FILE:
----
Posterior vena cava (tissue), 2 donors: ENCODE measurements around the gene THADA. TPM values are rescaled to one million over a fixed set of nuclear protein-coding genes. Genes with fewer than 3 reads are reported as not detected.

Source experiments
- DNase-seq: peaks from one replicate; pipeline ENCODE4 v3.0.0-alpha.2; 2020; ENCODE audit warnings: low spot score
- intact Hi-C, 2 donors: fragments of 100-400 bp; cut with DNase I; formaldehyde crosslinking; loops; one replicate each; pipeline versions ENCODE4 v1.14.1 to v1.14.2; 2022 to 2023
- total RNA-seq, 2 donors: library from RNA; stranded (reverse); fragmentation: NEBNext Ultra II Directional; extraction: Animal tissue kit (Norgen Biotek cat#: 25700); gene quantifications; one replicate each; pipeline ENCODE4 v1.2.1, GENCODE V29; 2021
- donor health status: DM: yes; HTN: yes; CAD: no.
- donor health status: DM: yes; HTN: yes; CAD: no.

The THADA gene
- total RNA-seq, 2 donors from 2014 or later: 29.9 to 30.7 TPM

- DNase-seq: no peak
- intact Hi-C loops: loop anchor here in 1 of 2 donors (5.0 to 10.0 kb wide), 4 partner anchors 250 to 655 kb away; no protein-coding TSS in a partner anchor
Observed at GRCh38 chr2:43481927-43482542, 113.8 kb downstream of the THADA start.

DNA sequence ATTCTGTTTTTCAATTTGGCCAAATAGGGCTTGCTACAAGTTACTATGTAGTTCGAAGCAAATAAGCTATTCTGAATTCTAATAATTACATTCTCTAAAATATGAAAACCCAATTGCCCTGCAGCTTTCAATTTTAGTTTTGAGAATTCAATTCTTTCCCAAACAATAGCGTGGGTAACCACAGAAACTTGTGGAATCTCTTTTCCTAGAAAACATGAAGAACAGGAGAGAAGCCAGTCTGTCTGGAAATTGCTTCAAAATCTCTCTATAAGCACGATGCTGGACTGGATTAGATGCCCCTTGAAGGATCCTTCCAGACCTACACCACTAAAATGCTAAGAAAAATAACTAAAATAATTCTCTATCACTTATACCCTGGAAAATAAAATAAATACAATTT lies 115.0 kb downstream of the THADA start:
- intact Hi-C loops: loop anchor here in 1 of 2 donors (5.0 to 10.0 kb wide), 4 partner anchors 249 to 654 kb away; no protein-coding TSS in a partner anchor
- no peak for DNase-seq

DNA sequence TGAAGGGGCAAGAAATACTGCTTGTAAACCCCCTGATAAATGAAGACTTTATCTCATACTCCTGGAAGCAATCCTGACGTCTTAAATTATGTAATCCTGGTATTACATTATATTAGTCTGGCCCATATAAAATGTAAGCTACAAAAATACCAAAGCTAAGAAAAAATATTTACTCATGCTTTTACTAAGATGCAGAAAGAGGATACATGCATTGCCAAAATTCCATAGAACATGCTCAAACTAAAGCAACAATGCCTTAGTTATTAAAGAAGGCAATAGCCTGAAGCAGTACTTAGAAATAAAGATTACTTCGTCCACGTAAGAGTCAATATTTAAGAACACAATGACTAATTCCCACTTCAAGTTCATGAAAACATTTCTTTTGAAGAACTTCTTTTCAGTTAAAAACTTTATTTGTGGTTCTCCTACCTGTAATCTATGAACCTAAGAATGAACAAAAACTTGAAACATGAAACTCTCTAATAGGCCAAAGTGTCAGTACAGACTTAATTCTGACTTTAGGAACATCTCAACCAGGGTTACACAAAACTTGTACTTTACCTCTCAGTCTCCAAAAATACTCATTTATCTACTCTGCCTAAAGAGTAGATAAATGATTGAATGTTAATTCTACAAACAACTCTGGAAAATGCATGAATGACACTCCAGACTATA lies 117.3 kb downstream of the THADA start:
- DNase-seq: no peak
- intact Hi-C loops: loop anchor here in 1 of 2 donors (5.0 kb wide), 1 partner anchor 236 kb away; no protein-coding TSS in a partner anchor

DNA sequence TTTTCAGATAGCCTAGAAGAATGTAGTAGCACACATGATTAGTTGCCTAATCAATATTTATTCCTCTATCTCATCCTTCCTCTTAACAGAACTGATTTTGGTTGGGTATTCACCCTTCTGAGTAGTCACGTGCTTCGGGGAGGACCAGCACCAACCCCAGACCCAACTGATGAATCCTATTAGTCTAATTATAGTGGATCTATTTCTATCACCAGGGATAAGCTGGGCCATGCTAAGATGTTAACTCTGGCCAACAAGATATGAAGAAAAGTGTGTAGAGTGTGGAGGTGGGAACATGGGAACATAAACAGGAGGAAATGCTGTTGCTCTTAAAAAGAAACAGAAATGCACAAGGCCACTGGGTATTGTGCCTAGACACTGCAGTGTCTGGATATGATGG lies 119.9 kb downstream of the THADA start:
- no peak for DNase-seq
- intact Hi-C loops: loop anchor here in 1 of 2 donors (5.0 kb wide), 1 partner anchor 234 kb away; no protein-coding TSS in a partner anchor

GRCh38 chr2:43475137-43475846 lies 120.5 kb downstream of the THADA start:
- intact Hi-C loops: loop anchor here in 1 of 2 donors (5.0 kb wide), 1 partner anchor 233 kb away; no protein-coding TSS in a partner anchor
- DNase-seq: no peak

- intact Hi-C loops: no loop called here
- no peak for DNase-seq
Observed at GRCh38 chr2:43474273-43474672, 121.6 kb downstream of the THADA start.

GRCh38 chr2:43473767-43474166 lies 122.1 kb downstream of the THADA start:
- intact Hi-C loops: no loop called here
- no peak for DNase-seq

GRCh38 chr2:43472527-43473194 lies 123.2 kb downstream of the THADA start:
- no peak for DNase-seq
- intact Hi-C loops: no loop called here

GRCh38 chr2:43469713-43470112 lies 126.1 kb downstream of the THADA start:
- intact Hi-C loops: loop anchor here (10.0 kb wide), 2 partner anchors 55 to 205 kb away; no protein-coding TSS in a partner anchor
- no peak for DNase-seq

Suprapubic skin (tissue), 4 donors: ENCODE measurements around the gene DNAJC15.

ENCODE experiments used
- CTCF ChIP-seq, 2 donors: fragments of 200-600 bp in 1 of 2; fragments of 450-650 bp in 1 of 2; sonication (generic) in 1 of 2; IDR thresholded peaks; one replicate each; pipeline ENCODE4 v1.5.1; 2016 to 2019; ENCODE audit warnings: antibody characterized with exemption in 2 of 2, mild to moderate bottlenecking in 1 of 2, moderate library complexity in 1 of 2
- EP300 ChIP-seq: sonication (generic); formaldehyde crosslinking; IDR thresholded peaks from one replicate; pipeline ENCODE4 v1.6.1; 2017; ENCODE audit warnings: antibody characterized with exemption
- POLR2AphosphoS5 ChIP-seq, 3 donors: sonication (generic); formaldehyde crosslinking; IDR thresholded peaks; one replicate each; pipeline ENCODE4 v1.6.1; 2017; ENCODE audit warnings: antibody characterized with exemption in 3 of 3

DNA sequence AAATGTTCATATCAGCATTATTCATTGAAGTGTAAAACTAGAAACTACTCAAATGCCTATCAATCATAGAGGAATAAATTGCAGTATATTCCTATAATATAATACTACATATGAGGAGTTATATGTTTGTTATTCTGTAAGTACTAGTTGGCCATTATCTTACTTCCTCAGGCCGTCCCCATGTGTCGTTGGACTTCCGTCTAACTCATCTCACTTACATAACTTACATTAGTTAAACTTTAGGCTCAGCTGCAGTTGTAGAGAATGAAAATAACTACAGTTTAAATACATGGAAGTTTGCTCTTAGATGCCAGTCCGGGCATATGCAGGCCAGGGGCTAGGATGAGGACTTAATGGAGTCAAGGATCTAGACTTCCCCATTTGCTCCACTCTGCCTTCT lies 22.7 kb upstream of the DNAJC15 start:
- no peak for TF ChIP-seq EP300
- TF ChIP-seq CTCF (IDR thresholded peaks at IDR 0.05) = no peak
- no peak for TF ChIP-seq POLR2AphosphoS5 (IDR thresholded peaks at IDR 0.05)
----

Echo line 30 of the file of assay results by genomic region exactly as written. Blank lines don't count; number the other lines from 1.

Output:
- no peak for DNase-seq